A Story of Determination

On the occasion of the Independence Day of Pakistan, I will deviate from my usual style of editorial blogs and recount a personal travelling experience in France instead. There is this work of art / architecture that I have visited a couple of times and always been awed by it. Here is the story of Postman Cheval and his “Ideal Palace” in Hauterives, France:

Ferdinand Cheval was born in 1836 in a family of humble means. He could not continue education after 12 years of age and started working to support his father. He eventually became a postman, got married and had two boys, one of whom died after a year. A few years later, his wife passed away too. He later remarried and had a daughter. One day, when he was 43 years old and his daughter was 6 months old, he stumbled on a stone while doing his regular rounds delivering the post. The stone had such an interesting shape that he brought it back home. From here, and perhaps out of love for his daughter, commenced an unbelievable journey of 33 years. He uprooted the small kitchen garden in his backyard to build a “palace” with the many stones and shells etc. that he collected over the years on his daily rounds. It is said that he used to walk daily for more than 30 kilometres.

His daughter fell sick and died at the age of 15 years. He felt very dejected but found solace in the “palace” that he was making. He even wanted to be buried in it along with his family but, according to the laws of France, people can only be buried in a cemetery. Therefore, after the completion of the Ideal Palace at 77 years, he built his own tomb in the village cemetery for another 8 years. He finished his tomb when he was 86 years old before passing away two years later.

Many artists showed interest in his work during and after his lifetime, including Picasso who eternalised the Postman Cheval in one of his paintings. The Ideal Palace was classified as a historical monument as naïve art architecture in 1969. Today, it is a touristic site. In 2018, a feature film Ideal Palace (French: L’Incroyable Histoire de Facteur Cheval) was also released about his life.

My personal admiration stems from the supposition that, as a rural postman, he must have been a simple man. Though, he lived at a time when photography had been invented and people used to send postcards. He learnt from the cards he delivered and embraced everything foreign. He had a curious mind and also wanted to share his knowledge with his children. So he made reproductions of what he thought that lions and elephants and the places of worship of different religions etc looked like. He made a White House that looks nothing like the actual White House. He also made a mosque with a crescent on the top. He also carved many interesting reflections about life on various sections of the palace. For a man who never travelled and who wasn’t highly educated, his openness and receptiveness to different cultures and regions is highly intriguing. He preached equality and acceptance, searched for spirituality and had a place for everyone and everything in his palace.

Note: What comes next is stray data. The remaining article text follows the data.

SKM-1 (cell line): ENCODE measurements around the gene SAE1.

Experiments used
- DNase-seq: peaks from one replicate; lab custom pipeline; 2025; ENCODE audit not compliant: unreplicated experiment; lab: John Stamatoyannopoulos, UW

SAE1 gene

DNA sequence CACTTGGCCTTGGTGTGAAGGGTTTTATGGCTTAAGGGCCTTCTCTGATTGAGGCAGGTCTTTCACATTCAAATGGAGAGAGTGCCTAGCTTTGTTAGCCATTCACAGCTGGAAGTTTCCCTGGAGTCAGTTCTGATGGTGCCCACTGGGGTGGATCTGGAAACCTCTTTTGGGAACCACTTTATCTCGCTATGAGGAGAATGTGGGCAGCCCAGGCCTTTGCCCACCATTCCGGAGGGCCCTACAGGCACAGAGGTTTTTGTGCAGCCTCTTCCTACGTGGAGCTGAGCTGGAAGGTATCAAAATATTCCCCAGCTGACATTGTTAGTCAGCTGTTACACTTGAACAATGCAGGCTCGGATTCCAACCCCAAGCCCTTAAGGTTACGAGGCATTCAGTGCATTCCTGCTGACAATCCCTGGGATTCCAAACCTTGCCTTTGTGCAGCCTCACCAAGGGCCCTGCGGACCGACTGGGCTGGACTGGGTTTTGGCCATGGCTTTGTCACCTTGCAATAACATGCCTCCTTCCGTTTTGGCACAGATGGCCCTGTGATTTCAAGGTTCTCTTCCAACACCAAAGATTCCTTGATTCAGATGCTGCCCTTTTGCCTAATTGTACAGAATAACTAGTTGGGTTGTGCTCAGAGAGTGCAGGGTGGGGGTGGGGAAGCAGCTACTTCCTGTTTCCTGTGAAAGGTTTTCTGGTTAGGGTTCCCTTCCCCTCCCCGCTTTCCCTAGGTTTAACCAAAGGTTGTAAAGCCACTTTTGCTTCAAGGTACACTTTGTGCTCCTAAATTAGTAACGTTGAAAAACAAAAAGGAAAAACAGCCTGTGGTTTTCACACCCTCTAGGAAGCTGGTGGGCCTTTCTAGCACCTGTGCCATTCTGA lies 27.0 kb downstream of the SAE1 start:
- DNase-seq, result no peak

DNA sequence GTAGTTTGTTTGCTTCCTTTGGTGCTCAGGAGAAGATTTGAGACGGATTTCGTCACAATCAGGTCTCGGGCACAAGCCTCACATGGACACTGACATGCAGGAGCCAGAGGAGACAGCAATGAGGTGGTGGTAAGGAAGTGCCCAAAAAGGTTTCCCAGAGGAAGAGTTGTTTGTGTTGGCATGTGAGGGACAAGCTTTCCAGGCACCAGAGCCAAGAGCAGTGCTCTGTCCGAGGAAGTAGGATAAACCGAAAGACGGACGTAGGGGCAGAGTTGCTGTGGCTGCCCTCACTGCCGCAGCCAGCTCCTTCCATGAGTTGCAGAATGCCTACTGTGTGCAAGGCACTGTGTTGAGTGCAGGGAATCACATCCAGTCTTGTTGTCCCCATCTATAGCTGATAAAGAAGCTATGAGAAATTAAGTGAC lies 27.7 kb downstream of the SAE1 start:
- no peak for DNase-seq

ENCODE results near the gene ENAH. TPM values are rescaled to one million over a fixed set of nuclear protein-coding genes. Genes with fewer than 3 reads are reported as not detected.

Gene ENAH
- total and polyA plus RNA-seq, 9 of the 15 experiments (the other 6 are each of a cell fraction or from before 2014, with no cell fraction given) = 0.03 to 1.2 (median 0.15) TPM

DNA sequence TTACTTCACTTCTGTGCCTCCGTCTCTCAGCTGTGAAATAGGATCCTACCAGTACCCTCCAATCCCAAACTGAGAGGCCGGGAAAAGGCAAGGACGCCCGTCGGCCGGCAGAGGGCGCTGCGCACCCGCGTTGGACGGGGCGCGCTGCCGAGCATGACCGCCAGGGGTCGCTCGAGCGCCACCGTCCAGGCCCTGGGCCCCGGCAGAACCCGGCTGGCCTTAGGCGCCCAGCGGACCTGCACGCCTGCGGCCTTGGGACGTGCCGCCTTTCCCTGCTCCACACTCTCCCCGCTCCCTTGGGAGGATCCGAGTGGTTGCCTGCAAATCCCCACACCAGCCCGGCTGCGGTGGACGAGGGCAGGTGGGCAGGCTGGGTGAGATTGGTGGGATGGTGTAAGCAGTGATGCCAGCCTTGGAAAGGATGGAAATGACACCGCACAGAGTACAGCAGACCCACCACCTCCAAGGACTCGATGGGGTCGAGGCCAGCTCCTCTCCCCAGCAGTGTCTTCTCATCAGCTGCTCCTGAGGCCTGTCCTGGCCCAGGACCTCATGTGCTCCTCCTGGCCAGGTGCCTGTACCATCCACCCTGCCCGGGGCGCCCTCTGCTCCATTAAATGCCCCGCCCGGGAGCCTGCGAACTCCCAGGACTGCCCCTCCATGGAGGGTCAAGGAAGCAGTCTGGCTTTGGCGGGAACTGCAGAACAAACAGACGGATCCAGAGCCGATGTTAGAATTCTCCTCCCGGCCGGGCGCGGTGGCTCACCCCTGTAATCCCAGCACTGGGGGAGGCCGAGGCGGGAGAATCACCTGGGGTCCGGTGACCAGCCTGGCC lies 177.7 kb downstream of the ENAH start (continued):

Some photos of the Ideal Palace and the tomb:

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One of the façades of the Ideal Palace. The stairs lead up to the first floor.

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One of the façades of the Ideal Palace.

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One of the façades of the Ideal Palace showing the White House, a “Maison Carrée” (Square House – a neighbourhood / architecture) of Alger, a Swiss chalet and a Mosque

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The White House

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Maison Carrée of Alger representing the architectural style of houses in Algeria

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A Swiss Chalet

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A mosque

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A Hindu temple

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“The fairies of the East come to fraternise with the West” – An inscription inside the Ideal Palace

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The tomb entrance

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The tomb – street view

There is a theory that Ferdinand Cheval may have been on the autism spectrum, hence the relentless determination. His life and legacy are almost superhuman! They are the result of incredible willpower and focus. If he really was on the spectrum, his actions could probably be a good example for autistic people throughout the world. He engaged in his own form of art therapy, autistic or not. His work shows us that man can achieve whatever he sets out for, provided that he persists and never gives up on his dreams. We, and especially people from developing nations like Pakistan, can be inspired from the determination and the courage to think and create something out of the box. I also admire how learning did not stop for him at any age. It is a lifelong process despite the level of education or the circumstances of life. He was the embodiment of a questioning mind, always on a quest of discovery.

So, on this Independence Day, where Pakistanis celebrate being able to enjoy our liberties, let us also take a moment to contemplate on what limitless capabilities we are gifted with as human beings. Let us celebrate our diversity, be it gender, religious, cultural or neuro. We are all capable of achieving our dreams. All we have to do is to find the will, the courage, the persistence and a bit of madness!  

The author, Aamina Khan, who is also the editor of Ed-watch, is an international polyglot citizen who likes to explore the world differently. A Chartered Accountant by profession, she likes to read and write in various languages as an amateur

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